• Ven. Lug 19th, 2024

A loss of salt and body fluid can stimulate kidney regeneration and repair in mice, according to a NIH-funded study led by USC Stem Cell scientist Janos Peti-Peterdi and published in The Journal of Clinical Investigation

This innate regenerative response relies on a small population of kidney cells in a region known as the macula densa (MD), which senses salt and exerts control over filtration, hormone secretion, and other key functions of this vital organ.

“Our personal and professional mission is to find a cure for kidney disease, a growing global epidemic affecting one out of seven adults, which translates to 850 million people worldwide or about 2 million in the Los Angeles area,” said Peti-Peterdi, a professor of physiology, neuroscience and medicine at the Keck School of Medicine of USC. “Currently, there is no cure for this silent disease. By the time kidney disease is diagnosed, the kidneys are irreversibly damaged and ultimately need replacement therapies, such as dialysis or transplantation.”

To address this growing epidemic, Peti-Peterdi, first author Georgina Gyarmati, and their colleagues took a highly non-traditional approach. As opposed to studying how diseased kidneys fail to regenerate, the scientists focused on how healthy kidneys originally evolved. “From an evolutionary biology perspective, the primitive kidney structure of the fish turned into more complicated and more efficiently working kidneys to absorb more salt and water,” said Peti-Peterdi, who also directs the Multi-Photon Microscopy Core at the Zilkha Neurogenetic Institute (ZNI). “This was necessary for adaptation to the dry land environment when the animal species moved from the salt-rich seawater. And that’s why birds and mammals have developed MD cells and this beautiful, bigger, and more efficient kidney structure to maintain themselves and functionally adapt to survive. These are the mechanisms that we are targeting and trying to mimic in our research approach.”

With this evolutionary history in mind, the research team fed lab mice a very low salt diet, along with a commonly prescribed drug called an ACE inhibitor that furthered lowered salt and fluid levels. The mice followed this regimen for up to two weeks, since extremely low salt diets can trigger serious health problems if continued long term.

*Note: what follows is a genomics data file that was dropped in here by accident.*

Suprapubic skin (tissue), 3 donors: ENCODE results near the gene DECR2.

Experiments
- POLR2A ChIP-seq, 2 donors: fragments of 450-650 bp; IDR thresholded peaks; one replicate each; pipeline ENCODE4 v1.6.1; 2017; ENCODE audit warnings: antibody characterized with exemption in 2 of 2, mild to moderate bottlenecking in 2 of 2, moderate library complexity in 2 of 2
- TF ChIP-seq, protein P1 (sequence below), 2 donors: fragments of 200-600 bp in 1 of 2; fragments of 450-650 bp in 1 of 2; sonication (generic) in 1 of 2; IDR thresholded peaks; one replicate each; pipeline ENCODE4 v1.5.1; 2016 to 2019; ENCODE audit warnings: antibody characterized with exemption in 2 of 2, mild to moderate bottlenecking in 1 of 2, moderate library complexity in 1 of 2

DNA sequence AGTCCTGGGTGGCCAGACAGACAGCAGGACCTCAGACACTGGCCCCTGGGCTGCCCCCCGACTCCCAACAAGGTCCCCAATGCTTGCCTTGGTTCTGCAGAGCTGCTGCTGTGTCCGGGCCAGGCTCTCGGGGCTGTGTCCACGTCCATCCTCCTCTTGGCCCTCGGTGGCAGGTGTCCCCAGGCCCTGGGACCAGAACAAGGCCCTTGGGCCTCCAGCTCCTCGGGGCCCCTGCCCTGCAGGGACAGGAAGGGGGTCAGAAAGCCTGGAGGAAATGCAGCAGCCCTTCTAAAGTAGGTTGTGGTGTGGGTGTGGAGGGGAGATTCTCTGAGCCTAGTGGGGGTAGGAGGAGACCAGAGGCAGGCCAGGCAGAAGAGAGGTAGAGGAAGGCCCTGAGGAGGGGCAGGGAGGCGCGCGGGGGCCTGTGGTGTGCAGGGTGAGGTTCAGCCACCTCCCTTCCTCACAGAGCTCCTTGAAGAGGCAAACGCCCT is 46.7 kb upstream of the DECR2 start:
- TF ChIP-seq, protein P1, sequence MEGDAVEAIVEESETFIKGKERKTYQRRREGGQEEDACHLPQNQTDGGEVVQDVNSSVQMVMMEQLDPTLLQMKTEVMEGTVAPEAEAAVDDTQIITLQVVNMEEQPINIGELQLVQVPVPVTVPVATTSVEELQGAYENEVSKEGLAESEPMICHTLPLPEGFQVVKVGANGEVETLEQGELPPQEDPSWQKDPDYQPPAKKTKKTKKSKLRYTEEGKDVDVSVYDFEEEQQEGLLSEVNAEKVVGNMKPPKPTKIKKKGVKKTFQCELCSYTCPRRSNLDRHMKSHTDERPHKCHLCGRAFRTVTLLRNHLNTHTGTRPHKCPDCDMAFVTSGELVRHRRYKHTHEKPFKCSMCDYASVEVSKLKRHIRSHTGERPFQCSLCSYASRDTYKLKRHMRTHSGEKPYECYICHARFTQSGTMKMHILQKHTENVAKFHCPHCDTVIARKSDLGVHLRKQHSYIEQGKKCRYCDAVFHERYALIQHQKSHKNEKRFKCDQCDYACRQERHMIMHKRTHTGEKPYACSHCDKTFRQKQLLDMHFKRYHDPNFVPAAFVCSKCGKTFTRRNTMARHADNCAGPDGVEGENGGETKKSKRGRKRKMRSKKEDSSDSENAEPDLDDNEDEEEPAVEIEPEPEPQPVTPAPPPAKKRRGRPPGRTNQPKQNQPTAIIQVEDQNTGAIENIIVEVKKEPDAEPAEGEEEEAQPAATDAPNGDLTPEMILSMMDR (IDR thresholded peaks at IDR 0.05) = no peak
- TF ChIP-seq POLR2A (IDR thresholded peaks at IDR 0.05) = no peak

In the region of the MD, the scientists observed regenerative activity, which they could block by administering drugs that interfered with signals sent by the MD. This underscored the MD’s key role in orchestrating regeneration.

When the scientists furthered analyzed mouse MD cells, they identified both genetic and structural characteristics that were surprisingly similar to nerve cells. This is an interesting finding, because nerve cells play a key role in regulating the regeneration of other organs such as the skin. In the mouse MD cells, the scientists also identified specific signals from certain genes, including Wnt, NGFR, and CCN1, which could be enhanced by a low-salt diet to regenerate kidney structure and function. In keeping with these findings in mice, the activity of CCN1 was found to be greatly reduced in patients with chronic kidney disease (CKD). To test the therapeutic potential of these discoveries, the scientists administered CCN1 to mice with a type of CKD known as focal segmental glomerulosclerosis. They also treated these mice with MD cells grown in low-salt conditions. Both approaches were successful, with the MD cell treatment producing the biggest improvements in kidney structure and function. This might be due to the MD cells secreting not only CCN1, but also additional unknown factors that promote kidney regeneration.

“We feel very strongly about the importance of this new way of thinking about kidney repair and regeneration,” said Peti-Peterdi. “And we are fully convinced that this will hopefully end up soon in a very powerful and new therapeutic approach.”

Additional co-authors are Urvi Nikhil Shroff, Anne Riquier-Brison, Dorinne Desposito, Audrey Izuhara, Sachin Deepak, Alejandra Becerra Calderon, James L. Burford, Hiroyuki Kadoya, Ju-Young Moon, Yibu Chen, Nariman Ahmadi, Berislav V. Zlokovic, and Inderbir S. Gill from USC; Wenjun Ju and Matthias Kretzler from the University of Michigan; Sean D. Stocker from the University of Pittsburgh School of Medicine; Markus M. Rinschen from the University of Cologne; Lester Lau from the University of Illinois at Chicago; Daniel Biemesderfer from Yale University School of Medicine; Aaron W. James from Johns Hopkins University; and Liliana Minichiello from the University of Oxford.

Journal of Clinical Investigation: “Neuronally differentiated macula densa cells regulate tissue remodeling and regeneration in the kidney”. DOI: 10.1172/JCI174558

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